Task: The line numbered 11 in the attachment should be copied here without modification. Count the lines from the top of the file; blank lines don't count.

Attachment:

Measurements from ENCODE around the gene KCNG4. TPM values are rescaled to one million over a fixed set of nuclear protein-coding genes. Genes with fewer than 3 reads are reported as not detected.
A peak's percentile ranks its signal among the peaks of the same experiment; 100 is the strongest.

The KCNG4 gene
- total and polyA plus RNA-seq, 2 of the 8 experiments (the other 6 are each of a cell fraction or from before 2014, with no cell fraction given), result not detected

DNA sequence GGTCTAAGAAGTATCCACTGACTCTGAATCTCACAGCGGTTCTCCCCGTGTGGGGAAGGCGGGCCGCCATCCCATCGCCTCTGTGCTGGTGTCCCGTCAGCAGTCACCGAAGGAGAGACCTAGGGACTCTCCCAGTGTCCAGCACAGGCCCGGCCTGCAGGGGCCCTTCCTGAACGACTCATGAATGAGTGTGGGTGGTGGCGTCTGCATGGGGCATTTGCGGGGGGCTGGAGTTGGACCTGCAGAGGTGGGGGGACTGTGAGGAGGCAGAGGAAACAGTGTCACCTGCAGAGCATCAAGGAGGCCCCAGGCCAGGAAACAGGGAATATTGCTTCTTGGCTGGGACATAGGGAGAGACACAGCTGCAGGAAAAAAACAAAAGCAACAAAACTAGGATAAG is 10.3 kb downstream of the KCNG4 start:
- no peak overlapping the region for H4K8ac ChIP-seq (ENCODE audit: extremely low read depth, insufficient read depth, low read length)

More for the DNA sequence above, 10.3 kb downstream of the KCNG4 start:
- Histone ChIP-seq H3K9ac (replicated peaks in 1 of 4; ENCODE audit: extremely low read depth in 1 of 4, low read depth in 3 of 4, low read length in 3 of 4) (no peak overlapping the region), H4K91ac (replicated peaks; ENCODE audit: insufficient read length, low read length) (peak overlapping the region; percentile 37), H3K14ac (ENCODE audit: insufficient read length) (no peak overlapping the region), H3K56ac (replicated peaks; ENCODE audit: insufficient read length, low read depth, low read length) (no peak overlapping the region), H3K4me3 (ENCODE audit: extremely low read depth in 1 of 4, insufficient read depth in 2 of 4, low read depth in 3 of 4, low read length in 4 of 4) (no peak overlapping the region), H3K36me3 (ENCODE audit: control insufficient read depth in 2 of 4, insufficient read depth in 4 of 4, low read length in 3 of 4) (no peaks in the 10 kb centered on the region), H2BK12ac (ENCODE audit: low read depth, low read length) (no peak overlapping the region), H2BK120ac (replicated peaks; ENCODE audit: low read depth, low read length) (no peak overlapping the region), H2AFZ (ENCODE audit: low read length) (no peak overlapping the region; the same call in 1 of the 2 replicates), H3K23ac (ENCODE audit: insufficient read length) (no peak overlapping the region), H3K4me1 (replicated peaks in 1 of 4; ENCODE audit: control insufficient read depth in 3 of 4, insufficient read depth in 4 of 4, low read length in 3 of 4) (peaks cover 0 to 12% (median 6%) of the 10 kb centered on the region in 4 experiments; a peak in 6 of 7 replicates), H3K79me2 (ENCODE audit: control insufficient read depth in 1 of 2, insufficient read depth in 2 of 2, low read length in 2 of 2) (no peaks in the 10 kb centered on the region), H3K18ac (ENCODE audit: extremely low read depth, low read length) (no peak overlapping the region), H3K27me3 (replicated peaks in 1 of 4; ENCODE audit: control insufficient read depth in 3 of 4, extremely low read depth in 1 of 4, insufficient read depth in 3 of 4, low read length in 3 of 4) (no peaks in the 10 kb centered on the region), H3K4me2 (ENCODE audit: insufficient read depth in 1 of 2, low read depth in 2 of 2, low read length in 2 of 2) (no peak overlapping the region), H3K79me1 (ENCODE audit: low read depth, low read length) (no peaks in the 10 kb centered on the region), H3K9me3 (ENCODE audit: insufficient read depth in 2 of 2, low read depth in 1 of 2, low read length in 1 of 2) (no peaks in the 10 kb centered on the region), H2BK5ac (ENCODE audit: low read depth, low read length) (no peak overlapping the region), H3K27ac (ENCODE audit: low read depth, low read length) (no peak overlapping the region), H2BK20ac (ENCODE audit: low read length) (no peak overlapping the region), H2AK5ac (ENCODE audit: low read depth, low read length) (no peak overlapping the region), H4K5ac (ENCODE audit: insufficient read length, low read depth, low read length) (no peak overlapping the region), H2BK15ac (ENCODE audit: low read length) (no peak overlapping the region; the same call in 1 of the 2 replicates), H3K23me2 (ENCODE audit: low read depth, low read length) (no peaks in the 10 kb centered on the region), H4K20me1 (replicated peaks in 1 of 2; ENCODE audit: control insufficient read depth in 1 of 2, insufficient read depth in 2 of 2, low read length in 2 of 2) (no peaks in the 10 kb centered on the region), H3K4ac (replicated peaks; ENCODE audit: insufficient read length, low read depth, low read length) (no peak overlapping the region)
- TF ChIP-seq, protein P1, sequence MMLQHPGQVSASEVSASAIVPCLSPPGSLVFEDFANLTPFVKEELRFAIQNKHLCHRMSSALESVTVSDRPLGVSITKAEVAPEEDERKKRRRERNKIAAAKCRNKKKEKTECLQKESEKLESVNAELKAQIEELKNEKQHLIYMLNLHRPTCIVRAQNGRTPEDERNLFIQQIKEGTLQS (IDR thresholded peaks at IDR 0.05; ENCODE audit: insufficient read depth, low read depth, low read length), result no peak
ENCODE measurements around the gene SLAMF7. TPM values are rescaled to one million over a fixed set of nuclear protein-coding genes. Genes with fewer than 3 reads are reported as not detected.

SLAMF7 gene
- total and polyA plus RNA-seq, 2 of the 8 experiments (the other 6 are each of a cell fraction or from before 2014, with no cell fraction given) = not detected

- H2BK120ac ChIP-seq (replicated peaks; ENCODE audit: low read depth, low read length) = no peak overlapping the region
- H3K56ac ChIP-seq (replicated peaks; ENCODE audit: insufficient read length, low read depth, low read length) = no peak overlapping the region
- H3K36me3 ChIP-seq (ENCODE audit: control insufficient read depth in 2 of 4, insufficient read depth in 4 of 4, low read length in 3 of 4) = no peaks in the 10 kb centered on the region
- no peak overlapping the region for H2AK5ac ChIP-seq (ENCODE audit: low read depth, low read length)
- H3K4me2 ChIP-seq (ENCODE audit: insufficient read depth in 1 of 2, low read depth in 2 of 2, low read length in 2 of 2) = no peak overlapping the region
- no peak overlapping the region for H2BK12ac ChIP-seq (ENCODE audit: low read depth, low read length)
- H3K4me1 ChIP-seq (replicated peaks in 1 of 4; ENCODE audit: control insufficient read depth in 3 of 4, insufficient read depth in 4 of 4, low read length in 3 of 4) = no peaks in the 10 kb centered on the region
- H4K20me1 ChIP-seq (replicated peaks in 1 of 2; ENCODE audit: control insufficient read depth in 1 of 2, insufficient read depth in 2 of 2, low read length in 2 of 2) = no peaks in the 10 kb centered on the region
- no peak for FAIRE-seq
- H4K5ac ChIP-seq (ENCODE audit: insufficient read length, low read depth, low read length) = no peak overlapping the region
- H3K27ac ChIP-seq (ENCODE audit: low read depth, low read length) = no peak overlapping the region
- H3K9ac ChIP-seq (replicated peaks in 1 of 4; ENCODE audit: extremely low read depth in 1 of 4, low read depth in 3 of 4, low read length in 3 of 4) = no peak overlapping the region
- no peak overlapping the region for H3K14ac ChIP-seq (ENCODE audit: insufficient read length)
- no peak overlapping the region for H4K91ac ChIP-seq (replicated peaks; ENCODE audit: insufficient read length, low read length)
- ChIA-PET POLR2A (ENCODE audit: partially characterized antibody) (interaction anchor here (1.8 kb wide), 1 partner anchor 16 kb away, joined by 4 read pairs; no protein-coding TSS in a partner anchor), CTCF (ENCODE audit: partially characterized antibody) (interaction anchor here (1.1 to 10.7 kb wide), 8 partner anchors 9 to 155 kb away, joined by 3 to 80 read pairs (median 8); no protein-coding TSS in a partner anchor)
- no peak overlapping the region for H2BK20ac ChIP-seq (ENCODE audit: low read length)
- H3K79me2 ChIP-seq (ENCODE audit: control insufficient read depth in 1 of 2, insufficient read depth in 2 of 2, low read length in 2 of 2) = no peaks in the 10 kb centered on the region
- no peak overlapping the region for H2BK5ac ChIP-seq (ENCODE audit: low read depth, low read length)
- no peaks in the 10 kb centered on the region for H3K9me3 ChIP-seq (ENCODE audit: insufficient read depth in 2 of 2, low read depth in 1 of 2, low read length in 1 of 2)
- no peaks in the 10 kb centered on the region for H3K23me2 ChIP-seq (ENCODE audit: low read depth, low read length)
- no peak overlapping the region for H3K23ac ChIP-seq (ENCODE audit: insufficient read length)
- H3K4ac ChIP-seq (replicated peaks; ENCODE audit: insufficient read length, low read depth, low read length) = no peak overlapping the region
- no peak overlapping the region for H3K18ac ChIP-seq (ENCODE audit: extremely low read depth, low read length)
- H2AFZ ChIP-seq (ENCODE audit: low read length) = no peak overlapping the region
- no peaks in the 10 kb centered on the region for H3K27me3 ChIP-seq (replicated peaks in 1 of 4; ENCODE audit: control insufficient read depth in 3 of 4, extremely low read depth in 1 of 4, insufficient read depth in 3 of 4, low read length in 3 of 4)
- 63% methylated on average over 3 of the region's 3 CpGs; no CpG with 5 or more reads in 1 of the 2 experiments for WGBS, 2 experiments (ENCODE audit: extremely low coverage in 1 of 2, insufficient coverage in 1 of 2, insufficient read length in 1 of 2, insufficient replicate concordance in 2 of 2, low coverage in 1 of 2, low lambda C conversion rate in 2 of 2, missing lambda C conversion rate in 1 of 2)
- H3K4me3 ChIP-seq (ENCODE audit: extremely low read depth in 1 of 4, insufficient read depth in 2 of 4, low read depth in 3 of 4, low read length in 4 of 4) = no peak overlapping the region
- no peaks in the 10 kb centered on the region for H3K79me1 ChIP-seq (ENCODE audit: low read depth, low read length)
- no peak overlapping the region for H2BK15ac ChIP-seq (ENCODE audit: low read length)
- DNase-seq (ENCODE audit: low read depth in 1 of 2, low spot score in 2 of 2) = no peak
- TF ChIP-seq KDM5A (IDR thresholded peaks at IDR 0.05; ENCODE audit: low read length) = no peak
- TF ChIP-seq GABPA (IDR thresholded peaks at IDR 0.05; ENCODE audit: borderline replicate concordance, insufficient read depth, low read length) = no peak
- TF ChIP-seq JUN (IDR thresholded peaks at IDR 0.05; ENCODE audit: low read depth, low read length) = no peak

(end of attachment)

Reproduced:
SLAMF7 gene